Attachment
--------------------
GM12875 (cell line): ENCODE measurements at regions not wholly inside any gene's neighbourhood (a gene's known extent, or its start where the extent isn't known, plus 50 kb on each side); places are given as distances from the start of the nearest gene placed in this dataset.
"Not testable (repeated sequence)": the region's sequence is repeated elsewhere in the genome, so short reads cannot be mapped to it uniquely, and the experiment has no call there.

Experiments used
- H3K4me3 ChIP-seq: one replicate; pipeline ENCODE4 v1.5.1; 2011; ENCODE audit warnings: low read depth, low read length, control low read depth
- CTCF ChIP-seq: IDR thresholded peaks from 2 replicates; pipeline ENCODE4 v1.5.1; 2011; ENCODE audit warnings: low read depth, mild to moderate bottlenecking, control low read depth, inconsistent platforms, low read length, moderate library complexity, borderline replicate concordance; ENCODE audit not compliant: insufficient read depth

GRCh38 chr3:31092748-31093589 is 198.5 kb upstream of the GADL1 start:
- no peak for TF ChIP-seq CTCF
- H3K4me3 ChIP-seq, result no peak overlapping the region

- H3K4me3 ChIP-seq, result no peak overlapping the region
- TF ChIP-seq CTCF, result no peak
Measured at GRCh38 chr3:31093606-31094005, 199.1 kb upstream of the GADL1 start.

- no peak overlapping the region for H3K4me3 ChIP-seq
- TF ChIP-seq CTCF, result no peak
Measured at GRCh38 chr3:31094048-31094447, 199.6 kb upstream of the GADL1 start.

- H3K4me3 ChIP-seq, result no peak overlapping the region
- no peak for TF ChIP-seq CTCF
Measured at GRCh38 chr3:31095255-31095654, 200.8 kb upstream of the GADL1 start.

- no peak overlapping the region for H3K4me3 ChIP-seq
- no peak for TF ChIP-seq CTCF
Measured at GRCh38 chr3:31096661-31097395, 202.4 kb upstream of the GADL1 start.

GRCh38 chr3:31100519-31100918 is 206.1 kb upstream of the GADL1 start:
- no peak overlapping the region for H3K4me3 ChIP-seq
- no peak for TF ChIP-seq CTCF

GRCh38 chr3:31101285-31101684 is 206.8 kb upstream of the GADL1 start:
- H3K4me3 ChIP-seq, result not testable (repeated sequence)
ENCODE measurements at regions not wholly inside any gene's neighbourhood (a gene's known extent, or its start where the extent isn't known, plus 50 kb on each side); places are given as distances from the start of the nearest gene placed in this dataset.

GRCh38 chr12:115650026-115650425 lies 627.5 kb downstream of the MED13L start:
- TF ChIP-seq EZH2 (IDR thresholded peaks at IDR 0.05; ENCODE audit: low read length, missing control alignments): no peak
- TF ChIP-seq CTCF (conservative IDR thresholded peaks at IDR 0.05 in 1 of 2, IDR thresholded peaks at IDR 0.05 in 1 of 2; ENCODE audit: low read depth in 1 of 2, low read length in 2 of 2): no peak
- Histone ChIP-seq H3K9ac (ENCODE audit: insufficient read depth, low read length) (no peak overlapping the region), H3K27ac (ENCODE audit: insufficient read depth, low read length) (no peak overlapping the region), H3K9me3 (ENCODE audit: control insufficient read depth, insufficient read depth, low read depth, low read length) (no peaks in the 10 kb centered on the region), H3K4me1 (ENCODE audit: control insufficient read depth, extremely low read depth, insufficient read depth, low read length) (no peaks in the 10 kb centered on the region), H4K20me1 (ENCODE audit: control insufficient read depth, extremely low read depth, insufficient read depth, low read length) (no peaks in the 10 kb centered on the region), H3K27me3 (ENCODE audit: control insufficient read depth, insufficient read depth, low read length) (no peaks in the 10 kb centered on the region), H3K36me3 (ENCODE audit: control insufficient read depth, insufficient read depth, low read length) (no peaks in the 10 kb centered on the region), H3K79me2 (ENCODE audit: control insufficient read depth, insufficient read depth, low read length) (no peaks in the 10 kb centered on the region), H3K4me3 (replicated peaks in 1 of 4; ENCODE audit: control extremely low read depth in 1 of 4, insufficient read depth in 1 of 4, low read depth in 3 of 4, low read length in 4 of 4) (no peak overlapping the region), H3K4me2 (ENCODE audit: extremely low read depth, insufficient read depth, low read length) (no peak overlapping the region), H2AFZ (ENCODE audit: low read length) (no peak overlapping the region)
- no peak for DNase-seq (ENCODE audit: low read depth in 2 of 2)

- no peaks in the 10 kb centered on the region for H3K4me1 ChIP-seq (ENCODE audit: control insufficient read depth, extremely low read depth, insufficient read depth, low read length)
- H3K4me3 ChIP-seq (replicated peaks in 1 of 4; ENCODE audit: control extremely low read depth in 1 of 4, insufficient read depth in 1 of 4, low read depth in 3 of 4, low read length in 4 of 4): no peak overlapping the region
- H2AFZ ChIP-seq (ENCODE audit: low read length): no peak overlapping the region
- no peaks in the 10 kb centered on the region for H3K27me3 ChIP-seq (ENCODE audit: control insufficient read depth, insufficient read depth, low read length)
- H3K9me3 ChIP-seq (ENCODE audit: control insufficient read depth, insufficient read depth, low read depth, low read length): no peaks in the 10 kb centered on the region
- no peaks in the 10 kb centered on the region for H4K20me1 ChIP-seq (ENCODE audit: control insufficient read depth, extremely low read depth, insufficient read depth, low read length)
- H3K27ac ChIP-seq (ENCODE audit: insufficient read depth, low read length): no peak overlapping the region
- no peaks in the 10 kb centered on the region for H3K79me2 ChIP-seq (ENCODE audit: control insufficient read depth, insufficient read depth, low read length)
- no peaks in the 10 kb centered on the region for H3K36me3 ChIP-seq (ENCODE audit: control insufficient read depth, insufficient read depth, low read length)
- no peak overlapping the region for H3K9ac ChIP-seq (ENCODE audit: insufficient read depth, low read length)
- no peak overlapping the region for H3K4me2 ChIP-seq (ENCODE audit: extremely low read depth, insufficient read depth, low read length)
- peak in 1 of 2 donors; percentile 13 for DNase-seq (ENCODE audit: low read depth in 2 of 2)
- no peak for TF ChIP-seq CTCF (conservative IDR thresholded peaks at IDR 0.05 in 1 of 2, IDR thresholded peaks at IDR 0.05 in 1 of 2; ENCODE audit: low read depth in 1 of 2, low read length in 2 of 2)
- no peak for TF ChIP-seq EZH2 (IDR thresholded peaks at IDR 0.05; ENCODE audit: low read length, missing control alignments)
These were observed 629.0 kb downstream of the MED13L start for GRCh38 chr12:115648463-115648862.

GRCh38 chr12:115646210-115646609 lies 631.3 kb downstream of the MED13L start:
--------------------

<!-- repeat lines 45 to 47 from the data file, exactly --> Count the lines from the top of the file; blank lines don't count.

- no peak for TF ChIP-seq EZH2 (IDR thresholded peaks at IDR 0.05; ENCODE audit: low read length, missing control alignments)
These were observed 629.0 kb downstream of the MED13L start for GRCh38 chr12:115648463-115648862.

GRCh38 chr12:115646210-115646609 lies 631.3 kb downstream of the MED13L start: